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Re: Using -prune option of find to ignore hidden directories

On Wed, May 03, 2017 at 10:22:57PM +0200, tomas@tuxteam.de wrote:
> FWIW, a trick to see what's really going on is to prepend an echo
> before all that:
>   echo find /home/richard -type d -name .*
> (for the example above). Of course you won't think of that if you
> are't suspecting shell expansion in the first place, but I find
> it very instructive to see what the shell is "seeing". That'll
> help memory for the next time (it does for me, at least).

Yeah, that's a good start.  I actually have a little script I wrote,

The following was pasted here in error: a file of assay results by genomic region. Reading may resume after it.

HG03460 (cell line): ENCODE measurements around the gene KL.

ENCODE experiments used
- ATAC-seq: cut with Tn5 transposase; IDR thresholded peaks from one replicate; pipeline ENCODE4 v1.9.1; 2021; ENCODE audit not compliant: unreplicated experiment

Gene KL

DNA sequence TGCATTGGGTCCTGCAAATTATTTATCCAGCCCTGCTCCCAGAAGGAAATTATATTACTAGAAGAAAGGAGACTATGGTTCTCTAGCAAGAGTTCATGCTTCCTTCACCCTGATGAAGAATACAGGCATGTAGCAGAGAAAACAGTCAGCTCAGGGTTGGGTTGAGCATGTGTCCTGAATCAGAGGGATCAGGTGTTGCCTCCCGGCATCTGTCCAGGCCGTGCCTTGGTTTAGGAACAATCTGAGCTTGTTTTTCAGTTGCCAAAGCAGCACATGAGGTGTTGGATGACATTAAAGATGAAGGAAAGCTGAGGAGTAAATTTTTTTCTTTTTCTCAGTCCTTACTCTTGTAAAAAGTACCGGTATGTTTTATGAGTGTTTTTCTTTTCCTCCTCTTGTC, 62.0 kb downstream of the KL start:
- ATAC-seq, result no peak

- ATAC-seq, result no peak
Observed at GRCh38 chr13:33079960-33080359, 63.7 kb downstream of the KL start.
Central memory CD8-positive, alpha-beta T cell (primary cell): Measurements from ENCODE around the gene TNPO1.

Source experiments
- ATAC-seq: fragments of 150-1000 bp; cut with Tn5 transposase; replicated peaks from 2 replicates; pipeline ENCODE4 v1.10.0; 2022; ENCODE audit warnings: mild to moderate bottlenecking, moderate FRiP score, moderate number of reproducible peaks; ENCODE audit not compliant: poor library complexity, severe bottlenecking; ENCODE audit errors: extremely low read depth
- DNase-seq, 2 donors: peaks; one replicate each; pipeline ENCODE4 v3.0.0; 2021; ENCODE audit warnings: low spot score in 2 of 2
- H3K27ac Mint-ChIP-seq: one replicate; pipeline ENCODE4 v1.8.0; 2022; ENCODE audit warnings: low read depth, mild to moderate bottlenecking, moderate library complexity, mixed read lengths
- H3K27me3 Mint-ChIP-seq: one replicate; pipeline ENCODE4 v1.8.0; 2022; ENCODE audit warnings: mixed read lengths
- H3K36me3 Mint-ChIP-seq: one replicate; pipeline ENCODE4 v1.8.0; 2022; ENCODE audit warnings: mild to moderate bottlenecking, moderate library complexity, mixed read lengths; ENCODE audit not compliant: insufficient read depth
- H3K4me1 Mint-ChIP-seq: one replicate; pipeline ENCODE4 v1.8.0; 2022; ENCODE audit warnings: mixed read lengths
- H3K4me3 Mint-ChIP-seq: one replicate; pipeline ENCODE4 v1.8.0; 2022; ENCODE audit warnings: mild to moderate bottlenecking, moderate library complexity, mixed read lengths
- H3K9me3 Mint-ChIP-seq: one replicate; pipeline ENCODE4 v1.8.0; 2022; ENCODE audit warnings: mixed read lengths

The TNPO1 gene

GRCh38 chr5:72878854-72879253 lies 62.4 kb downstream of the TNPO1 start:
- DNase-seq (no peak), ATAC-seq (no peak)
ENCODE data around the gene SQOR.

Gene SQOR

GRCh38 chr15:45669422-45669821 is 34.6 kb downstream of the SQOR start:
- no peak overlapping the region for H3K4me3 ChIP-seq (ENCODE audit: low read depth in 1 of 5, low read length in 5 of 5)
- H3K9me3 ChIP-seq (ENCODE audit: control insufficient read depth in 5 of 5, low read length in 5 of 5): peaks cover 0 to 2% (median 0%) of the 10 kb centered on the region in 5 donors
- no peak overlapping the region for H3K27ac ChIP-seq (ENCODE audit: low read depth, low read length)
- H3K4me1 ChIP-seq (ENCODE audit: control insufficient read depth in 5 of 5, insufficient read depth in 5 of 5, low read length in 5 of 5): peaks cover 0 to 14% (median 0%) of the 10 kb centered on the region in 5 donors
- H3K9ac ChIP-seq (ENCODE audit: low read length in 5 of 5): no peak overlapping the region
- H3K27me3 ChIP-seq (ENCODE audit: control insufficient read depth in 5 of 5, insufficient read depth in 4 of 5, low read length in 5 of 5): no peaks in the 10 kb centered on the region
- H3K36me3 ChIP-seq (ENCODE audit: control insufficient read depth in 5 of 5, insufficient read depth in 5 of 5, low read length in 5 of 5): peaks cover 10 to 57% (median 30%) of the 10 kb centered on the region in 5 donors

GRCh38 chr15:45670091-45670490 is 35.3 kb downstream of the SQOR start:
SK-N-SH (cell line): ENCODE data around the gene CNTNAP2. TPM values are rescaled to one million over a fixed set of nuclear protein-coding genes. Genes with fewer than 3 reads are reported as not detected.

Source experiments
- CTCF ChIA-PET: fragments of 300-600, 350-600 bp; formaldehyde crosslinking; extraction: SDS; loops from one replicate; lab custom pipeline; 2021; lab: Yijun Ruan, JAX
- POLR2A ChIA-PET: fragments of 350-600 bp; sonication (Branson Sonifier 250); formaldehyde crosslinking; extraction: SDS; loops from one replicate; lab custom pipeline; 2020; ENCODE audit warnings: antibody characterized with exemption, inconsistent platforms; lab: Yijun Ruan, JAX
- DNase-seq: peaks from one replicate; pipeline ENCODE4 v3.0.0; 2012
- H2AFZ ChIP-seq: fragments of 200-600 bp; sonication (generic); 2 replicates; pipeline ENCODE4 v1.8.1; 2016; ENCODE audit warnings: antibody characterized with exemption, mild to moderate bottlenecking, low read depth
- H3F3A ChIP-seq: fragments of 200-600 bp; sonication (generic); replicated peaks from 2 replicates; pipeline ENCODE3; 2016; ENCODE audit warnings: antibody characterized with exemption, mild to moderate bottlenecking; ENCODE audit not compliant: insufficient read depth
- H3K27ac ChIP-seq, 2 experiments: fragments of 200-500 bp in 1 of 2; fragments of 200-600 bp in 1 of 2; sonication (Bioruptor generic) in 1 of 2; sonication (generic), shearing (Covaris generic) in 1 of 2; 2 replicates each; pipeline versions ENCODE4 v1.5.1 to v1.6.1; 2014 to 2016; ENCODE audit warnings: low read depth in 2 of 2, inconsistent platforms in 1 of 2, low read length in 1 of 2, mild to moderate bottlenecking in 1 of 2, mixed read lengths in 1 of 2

called "args":

wooledg:~$ cat bin/args
printf "%d args:" "$#"
printf " <%s>" "$@"

It's similar to echo, but gives a bit more feedback.

wooledg:~$ args echo *.txt
6 args: <echo> <equipment.txt> <gistfile1.txt> <items.txt> <rename.pl.txt> <TWL06.txt>

wooledg:~$ args "" '' '{}' '"' "'"
5 args: <> <> <{}> <"> <'>

Yet another basic tool you can use for certain kinds of analysis.
Like, when you're learning just how bad ssh is at certain things like
preserving arguments:

wooledg:~$ ssh localhost bin/args echo "a quoted string with spaces"
wooledg@localhost's password: 
6 args: <echo> <a> <quoted> <string> <with> <spaces>

"Oh, so THAT'S why it's breaking!"
(cf. http://mywiki.wooledge.org/BashFAQ/096)

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